While RIE etching can provide well controlled anisotropic etching, chemical etching can often be faster and less expensive, and hence may be sometimes preferred. For example, chemical etching can induce isotropic etching (e.g., especially for non-crystalline, amorphous material like glass). Thus, the aspect ratio of nanopillars generated by this etching process can be of the order of ˜1.0. For higher aspect ratio nanopillar formation, anisotropic chemical etching can be preferred. Such desirable anisotropic chemical etching can be accomplished using directional jet flow of etchant solution, directional blow of nano- or micro-particles for sand blasting, or a mixture of liquid solution or etchant with nano/microparticles. This exemplary process is schematically illustrated in FIG. 10.

FIG. 10 shows exemplary methods of anisotropic chemical etching. In one example, process (1010) can be implemented to perform anisotropic chemical etching by directional jet flow of etchant solution. For example, process (1010) can be implemented after process (140) or process (145) previously described and shown in FIG. 1. In another example, process (1020) can be implemented to perform anisotropic chemical etching by directional blow of nano- or micro-particles for sand blasting (dry or wet), which can also include a mixture of liquid solution or etchant with nano/microparticles. For example, process (1020) can be implemented after process (140) or process (145) previously described and shown in FIG. 1. The exemplary process (1010) for directional jet flow of etchant solution may tend to provide more of the fresh etchant solution to the bottom of the etched holes (or more of the nano/micro particle blast erosion to the bottom of the etched holes in the case of process (1020) for sand-blast erosion processing) than the etched hole sidewall region, thus increasing the degree of anisotropic etching.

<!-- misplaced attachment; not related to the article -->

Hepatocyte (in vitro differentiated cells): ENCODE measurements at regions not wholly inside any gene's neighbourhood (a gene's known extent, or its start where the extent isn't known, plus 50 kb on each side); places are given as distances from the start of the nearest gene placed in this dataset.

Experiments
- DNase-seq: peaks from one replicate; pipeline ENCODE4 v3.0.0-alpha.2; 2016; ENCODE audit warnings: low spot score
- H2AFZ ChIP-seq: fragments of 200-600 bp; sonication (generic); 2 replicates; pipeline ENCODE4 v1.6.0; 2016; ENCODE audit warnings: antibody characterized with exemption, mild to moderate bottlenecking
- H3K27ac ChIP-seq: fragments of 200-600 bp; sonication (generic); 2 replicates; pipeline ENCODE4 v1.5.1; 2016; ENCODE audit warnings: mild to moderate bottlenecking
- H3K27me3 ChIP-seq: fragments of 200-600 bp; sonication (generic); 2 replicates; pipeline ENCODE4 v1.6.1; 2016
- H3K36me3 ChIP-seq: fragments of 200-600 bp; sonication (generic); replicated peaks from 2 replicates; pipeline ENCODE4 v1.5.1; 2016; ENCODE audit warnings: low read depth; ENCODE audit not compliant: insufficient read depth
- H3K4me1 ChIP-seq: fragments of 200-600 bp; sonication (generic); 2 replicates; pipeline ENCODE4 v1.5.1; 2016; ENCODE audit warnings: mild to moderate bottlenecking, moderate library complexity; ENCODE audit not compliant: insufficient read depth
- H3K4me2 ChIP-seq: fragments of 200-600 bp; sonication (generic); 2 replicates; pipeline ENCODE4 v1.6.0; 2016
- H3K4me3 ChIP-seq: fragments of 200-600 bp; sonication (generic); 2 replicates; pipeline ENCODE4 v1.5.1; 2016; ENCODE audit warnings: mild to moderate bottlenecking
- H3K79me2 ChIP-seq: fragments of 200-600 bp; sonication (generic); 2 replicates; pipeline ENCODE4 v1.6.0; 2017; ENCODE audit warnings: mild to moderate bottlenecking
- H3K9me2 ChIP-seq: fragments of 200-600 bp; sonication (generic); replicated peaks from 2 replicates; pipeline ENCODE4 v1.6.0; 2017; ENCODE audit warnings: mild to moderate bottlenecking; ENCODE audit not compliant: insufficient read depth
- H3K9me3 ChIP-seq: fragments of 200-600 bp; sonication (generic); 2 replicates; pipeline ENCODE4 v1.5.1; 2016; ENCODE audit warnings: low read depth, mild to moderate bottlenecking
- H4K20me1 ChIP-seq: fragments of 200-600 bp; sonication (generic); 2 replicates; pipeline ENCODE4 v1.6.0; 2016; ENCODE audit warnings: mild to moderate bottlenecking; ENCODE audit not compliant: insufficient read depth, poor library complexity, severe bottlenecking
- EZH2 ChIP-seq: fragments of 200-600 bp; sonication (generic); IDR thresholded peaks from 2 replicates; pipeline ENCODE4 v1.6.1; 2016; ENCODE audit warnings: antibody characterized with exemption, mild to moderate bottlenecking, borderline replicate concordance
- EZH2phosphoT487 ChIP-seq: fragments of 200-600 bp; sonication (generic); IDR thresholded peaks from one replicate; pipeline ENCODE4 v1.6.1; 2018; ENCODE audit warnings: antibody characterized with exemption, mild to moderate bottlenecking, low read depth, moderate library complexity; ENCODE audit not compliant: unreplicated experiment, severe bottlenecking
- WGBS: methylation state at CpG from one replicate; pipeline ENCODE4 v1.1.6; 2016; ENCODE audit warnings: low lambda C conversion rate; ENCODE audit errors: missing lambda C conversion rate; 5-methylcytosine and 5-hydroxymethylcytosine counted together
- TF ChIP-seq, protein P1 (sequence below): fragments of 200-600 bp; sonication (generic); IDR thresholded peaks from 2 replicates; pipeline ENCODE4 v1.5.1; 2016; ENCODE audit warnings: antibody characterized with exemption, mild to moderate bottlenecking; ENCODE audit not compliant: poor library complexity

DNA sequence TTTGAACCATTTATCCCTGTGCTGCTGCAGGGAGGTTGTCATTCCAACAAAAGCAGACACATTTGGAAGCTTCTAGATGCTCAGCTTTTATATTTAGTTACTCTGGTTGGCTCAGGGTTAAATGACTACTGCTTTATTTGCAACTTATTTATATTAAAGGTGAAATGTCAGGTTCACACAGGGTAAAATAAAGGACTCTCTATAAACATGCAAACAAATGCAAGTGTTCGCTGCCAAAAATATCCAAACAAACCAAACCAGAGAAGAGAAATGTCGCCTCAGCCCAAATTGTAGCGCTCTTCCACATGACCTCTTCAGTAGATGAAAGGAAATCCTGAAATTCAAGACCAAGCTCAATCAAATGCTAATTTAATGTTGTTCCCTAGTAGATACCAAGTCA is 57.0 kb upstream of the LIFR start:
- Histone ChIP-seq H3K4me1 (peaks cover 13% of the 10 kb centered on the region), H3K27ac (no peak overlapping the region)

In another embodiment, the disclosed technology can include non-wettable, self cleaning, corrosion-resistant nano- and micro-scale paint structures.